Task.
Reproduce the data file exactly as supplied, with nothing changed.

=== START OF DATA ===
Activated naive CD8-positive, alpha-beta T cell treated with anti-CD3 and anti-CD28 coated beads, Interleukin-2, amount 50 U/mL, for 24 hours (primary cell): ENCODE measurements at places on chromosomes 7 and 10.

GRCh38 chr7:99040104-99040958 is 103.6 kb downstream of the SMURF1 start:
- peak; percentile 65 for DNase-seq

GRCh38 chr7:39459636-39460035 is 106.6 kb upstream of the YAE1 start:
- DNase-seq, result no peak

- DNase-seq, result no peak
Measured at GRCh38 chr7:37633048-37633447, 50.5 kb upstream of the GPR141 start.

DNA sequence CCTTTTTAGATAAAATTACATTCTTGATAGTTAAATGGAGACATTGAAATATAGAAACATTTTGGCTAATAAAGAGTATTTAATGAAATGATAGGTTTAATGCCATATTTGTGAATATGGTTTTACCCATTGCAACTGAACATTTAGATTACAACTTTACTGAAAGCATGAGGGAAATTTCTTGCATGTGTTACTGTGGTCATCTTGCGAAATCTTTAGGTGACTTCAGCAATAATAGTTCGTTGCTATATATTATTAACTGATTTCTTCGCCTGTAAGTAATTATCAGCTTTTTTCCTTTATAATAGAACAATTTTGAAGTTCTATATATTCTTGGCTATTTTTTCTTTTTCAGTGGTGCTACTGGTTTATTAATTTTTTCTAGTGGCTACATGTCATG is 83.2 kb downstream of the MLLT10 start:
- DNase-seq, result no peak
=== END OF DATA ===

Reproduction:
Activated naive CD8-positive, alpha-beta T cell treated with anti-CD3 and anti-CD28 coated beads, Interleukin-2, amount 50 U/mL, for 24 hours (primary cell): ENCODE measurements at places on chromosomes 7 and 10.

GRCh38 chr7:99040104-99040958 is 103.6 kb downstream of the SMURF1 start:
- peak; percentile 65 for DNase-seq

GRCh38 chr7:39459636-39460035 is 106.6 kb upstream of the YAE1 start:
- DNase-seq, result no peak

- DNase-seq, result no peak
Measured at GRCh38 chr7:37633048-37633447, 50.5 kb upstream of the GPR141 start.

DNA sequence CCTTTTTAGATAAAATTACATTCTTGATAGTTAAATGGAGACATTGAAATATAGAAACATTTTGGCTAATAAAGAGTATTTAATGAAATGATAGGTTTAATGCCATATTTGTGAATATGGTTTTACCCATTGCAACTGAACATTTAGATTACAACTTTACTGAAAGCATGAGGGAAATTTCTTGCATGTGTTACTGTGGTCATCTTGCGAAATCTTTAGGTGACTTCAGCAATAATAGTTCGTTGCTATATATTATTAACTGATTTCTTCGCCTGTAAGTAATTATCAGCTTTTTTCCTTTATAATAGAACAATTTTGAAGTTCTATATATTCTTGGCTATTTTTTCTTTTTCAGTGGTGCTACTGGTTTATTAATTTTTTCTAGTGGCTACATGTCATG is 83.2 kb downstream of the MLLT10 start:
- DNase-seq, result no peak